"She has now passed rather more than fifty years in her state of widowhood, and has never been twenty miles from her own house in all that time she spends her noble for tune entirely in acts of beneficence, friendship, and charity. You will not hear of her at Bible-meetings, but it is not her fault if any cottager, within ten miles of her estate, has not a Bible in his possession: you will not see her name enrolled in the list of subscribers to Missionary Societies; but she throws all around her, and on all who are within the sphere of her influence, the light of Christianity, while in her own conduct and character she holds forth a brilliant example of all that a christian ought to be.

"All the power over others that she derives from her wealth, her rank, and her understanding, has been ever uniformly exerted to promote the cause of religion and virtue she has established extensive schools in her neighborhood, and

she has settled considerable stipends on more than one worthy and pious clergyman, who visit the cottages for miles around, and while, with no sparing hand, they distribute the liberal bounty of their benefactress, inform the ignorance, reprove the vices, and encourage the virtues, they meet with. She reads a great deal, and mostly, perhaps now exclusively, books of devotion; but she enters into no controversial reading or deep discussion she believes in the truths of the Gospel as firmly as she believes in her own existence, or in the presence of the sun when he gives her light and warmth; but she leaves nice points of doctrine to those who have had more opportunity to make them their study, and satisfies herself with endeavoring, as far as it is possible, to conform to the rules and practise the precepts of her divine master. If you are so disposed, we will ride over some morning and call on her; the park is not more than a morning's drive from hence, and my brother, who lives within a mile of her, will give us a dinner and a bed."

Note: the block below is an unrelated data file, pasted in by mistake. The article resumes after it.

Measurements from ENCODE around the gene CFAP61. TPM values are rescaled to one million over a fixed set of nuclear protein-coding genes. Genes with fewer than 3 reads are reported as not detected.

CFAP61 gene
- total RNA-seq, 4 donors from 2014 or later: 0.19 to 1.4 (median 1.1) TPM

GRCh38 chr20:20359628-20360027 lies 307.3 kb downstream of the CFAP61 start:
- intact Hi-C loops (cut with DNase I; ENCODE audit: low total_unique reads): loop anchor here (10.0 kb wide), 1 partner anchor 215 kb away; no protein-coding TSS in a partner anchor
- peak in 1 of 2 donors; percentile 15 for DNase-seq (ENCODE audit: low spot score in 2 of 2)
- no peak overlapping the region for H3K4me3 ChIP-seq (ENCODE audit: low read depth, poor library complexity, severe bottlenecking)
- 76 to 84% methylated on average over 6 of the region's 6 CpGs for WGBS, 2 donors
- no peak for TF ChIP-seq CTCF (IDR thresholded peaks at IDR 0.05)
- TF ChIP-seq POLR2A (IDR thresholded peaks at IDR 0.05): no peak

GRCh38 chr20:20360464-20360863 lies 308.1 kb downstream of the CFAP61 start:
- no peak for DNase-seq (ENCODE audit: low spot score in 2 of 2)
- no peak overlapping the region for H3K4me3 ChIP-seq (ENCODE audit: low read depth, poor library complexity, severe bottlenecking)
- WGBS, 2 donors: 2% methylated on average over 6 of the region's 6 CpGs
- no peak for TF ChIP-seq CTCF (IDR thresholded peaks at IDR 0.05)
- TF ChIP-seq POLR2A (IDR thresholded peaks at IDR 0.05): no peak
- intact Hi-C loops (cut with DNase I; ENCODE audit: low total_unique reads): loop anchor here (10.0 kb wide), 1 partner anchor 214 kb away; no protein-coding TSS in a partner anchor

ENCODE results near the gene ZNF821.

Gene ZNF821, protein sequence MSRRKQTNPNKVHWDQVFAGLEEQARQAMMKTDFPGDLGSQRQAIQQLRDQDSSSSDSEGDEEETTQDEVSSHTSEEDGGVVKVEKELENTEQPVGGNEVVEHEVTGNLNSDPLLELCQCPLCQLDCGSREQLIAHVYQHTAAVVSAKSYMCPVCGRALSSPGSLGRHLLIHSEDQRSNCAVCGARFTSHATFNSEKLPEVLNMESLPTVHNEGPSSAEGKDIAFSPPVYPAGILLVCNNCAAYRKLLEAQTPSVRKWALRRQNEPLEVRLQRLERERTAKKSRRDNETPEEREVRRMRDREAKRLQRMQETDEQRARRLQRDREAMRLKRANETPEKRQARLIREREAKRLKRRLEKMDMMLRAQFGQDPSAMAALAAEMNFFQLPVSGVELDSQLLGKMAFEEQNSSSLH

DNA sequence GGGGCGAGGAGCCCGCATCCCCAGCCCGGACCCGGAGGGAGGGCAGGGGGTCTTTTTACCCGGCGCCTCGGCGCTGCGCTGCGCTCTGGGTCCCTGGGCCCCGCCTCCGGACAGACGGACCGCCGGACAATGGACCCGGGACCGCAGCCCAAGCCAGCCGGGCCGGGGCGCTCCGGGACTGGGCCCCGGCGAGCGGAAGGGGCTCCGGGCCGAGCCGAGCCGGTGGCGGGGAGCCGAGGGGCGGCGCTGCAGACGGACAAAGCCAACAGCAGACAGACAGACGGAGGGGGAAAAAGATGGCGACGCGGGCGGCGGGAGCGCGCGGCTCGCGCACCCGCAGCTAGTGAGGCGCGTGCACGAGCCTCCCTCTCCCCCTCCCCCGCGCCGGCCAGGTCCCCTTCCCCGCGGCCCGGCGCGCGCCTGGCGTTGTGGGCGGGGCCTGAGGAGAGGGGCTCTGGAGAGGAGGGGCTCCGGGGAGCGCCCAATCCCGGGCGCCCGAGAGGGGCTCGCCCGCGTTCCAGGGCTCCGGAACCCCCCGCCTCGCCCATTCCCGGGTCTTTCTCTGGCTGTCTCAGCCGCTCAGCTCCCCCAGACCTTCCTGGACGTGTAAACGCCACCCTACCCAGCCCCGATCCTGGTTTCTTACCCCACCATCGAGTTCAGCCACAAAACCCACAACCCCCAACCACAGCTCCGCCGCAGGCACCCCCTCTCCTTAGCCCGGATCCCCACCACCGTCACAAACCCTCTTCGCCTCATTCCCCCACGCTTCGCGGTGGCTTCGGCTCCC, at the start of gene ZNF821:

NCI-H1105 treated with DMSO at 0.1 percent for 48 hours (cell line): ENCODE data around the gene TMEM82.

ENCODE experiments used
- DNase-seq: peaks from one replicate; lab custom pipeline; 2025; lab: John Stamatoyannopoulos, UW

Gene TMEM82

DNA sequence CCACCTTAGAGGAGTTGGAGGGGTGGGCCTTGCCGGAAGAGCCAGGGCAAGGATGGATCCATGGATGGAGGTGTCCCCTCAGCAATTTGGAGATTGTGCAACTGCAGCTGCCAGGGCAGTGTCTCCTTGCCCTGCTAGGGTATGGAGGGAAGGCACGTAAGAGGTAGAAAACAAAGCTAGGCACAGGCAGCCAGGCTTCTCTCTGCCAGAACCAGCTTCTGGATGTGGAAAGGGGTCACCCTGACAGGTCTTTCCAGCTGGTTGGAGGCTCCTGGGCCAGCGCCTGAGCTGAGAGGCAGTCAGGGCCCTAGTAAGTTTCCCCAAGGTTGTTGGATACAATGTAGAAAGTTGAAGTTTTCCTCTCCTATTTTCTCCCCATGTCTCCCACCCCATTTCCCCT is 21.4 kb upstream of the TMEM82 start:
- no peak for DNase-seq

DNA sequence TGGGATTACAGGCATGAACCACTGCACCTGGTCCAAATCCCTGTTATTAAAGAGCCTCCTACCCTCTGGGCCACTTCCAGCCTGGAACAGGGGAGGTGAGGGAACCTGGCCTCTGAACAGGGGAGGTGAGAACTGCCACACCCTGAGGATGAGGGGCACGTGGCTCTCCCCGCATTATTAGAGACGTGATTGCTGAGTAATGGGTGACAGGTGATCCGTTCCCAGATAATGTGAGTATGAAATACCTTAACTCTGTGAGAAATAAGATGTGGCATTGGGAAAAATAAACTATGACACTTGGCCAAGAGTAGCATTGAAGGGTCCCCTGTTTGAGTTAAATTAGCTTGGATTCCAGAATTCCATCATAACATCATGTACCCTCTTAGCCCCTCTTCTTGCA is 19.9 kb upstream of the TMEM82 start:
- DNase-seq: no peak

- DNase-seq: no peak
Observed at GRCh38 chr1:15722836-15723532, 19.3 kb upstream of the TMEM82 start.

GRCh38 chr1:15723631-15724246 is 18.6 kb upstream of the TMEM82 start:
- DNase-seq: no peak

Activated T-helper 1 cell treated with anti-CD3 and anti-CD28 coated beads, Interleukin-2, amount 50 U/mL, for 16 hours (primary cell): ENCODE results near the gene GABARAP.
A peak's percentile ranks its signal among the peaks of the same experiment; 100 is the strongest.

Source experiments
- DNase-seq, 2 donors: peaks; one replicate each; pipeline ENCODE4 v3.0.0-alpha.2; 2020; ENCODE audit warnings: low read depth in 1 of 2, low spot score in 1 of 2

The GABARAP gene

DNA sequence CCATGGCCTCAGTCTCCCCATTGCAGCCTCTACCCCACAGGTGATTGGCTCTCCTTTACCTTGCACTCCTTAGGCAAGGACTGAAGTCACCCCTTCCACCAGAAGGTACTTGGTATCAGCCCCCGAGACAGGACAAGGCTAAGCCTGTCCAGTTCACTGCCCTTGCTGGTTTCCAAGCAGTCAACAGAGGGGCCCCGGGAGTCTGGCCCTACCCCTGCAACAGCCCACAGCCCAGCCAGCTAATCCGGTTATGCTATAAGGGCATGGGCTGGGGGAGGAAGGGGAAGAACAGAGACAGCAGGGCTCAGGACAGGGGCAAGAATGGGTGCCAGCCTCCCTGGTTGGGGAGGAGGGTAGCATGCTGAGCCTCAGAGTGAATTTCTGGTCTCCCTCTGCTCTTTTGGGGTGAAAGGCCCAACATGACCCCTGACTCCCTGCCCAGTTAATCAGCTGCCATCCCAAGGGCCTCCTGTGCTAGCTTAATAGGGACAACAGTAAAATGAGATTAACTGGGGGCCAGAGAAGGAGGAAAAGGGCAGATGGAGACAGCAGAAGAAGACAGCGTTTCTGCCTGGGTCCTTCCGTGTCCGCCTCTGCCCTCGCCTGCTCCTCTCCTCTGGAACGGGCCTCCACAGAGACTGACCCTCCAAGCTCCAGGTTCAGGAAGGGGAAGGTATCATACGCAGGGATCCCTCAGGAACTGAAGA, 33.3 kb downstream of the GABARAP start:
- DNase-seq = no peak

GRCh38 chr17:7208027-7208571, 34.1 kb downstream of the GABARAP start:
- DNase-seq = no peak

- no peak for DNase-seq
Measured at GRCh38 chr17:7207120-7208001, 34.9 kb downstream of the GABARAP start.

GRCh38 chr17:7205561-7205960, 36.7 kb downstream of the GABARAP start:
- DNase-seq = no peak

[We find our limits will not permit us to copy the writer's account of this interesting visit. For the gratification of the reader whose admiration has been excited by the preceding sketch, we will however mention that the personal interview confirmed the visiter in his belief of all that had been said respecting the excellent character of the kind and venerable widow Shirley.]

MODERN BIOGRAPHY.

THE Public is a monster. We are afraid that is all that can be said upon the subject. But the monster must be fed. Anecdotes, private histories, biographies of the weak, the wicked, the merry, or the wise, are its favorite food; and it will find feeders as long as there are those who can make pence or popularity by the office; and food, as long as there are noble lords, or

fallen statesmen, royal dukes, or clever actresses, in the world. A part of this is according to a law of nature-and must therefore be submitted to as to any other necessity. But a part of it belongs to that law by which a man sometimes thinks himself entitled to make money in any mode that he can; a law which we punish in the case of highwaymen, the keepers of Faro-banks,

quacks, and impostors of all kinds. The quocunque modo rem has been the code of those active classes from time immemorial, and they have been hanged, dungeoned, and banished accordingly. We by no means desire to see the Biographical School extinguished, though unquestionably its prevalence in the present day must make many an honest man shiver at the thought of what is to become of him, when he falls into the hands of his friends a week or two after he has lost the power of bringing an action for defamation in this world. What is life good for, unless it be an easy life? and what life can be easy while a man is perfectly convinced that some literary undertaker is waiting only for the moment the breath is out of his body to pounce upon his "Remains ; run away with his "Recollections; " and by advertising his "Life," the dearer part of him, his reputation, justify a regret that the sufferer had not adopted the anticipatory justice of taking his? The whole process tends to the treason against human nature, of giving an additional care to the catalogue of human cares. All life is at best but a field of battle, and what soldier goes into the battle more cheerfully by knowing that he has, in the rear of the line, a suttler who follows him with no